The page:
And it’s par for course if you ask Richeal’s large family, who will all attest that it tastes this amazing because it’s made entirely with love and a lot of effort. And the fact that they only have a chance to eat it once a year.

Richeal, however, will say it’s the nutty saltiness of the “taucheo” (fermented bean paste gravy) that sets this noodles apart from the others. And yes, that is added with a lot of love.


The Wangs’ homemade jiao zi or dumplings. (Photo: Genevieve Loh)

Now, it wouldn’t be Chinese New Year without some homemade dumplings (jiao zi). And as far as symbolic dishes steeped in tradition go, this one is the, erm, gold standard.

Families traditionally spend the eve preparing the dumplings before midnight and will eat them during the last hour of the old year and the first hour of the brand new lunar calendar. It’s a custom that dates back to the Ming and Qing Dynasties and one that Singaporean PR Tina Wang loves to dutifully follow ever since moving here 15 years ago.

Tina’s mother, Wang Gui Lan, has been making dumplings in her hometown in Dandong City in the Liao Ning Province since the older lady was a little girl. And as the 68-year-old grandmother explained in Mandarin, the pronunciation of dumpling (jiao zi) phonetically refers to the turning point between the old year and the new year.

“It means farewell to the old and let’s usher in the new,” said Gui Lan.

“Dumplings are shaped to look like the ingot – the gold and silver pieces used as money in olden times. The shape symbolises wealth,” Tina explained.

“We believe that eating jiao zi will bring good luck, so that everything goes well in the coming new year and that the family can be together. It also represents being prosperous, because look at all this ‘money’ you’re eating!” she added, laughing.

The Wangs’ homemade jiao zi or dumplings (Photo: Genevieve Loh)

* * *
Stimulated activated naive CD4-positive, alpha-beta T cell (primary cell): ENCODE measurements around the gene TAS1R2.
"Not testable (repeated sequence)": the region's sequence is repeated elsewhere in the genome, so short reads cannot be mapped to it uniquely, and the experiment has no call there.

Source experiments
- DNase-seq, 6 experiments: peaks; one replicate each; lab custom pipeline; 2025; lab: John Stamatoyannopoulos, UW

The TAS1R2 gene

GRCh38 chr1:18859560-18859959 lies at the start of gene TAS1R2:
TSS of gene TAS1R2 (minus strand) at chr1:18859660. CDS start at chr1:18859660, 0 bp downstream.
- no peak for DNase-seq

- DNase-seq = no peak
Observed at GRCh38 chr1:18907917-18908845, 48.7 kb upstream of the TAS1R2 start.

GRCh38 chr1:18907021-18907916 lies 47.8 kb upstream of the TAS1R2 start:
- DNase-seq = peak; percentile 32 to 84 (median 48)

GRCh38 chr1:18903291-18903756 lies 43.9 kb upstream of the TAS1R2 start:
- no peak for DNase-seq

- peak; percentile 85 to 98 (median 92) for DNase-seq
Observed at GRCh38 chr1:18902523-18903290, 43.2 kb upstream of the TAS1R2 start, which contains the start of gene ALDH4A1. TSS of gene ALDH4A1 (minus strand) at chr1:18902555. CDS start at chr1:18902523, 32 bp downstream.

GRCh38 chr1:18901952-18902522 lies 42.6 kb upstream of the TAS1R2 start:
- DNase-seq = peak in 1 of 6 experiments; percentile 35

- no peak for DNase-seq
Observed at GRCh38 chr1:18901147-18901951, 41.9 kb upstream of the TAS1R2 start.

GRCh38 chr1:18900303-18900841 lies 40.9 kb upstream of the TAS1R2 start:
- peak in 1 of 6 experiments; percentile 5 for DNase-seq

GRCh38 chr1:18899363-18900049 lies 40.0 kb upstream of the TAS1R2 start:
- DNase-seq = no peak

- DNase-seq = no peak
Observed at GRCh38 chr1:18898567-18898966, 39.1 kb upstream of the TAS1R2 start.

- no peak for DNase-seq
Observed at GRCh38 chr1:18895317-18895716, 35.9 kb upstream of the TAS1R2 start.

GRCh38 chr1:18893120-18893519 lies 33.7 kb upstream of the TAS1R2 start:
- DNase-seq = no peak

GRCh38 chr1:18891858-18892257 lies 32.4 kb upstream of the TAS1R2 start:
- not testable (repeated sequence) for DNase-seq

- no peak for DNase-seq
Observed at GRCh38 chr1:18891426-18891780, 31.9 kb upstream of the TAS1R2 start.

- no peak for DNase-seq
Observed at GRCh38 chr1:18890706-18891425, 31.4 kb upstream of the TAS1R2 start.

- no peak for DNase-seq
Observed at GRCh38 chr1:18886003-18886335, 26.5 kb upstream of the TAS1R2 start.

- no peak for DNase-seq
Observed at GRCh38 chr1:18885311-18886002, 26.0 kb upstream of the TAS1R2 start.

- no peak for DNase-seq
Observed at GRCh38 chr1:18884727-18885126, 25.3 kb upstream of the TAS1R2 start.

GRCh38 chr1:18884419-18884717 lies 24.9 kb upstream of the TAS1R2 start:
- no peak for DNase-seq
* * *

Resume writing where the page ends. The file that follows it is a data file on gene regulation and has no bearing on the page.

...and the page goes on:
Indeed, when family and friends get to partake in Tina’s family’s homemade jiao zi, one might end up eating actual money.

As a fun tradition, Gui Lan sets aside carefully sanitised coins – legal tender 50 cents or one dollar coin – and puts them in random dumplings during the wrapping process.

(Photo: Genevieve Loh)

With the Chinese believing that certain fillings of dumplings have auspicious connotations themselves, putting a clean coin brings the tradition to the next level. Be the lucky one to eat the dumpling with the coin, and you’ll be the wealthy one all year round.

Tina who is married to a Singaporean and has two young boys, enjoys the exclusive time spent with her mother making jiao zi from scratch – whether it’s kneading the dough to make the wrapper; marinating the special pork mince or doing the actual wrapping for the dumpling itself. It’s also meaningful to her that she is keeping a big part of her Chinese roots alive.

Tina Wang (right) loves the time spent making Jiao Zi (dumplings) with her mother, Madam Wang Gui Lan. (Photo: Genevieve Loh)

Her two sons and husband, of course, enjoy the eating part of the process the most. But the 38-year-old hopes that her two Singapore sons will one day learn from their grandmother and carry on the tradition.

“Last time, I kept saying that I didn’t want to learn how to make dumplings,” confessed Tina with a smile. “But now that I’m all grown up, I think it’s a skill!”

READ: Why do you overeat during Chinese New Year?  And what happens to your body?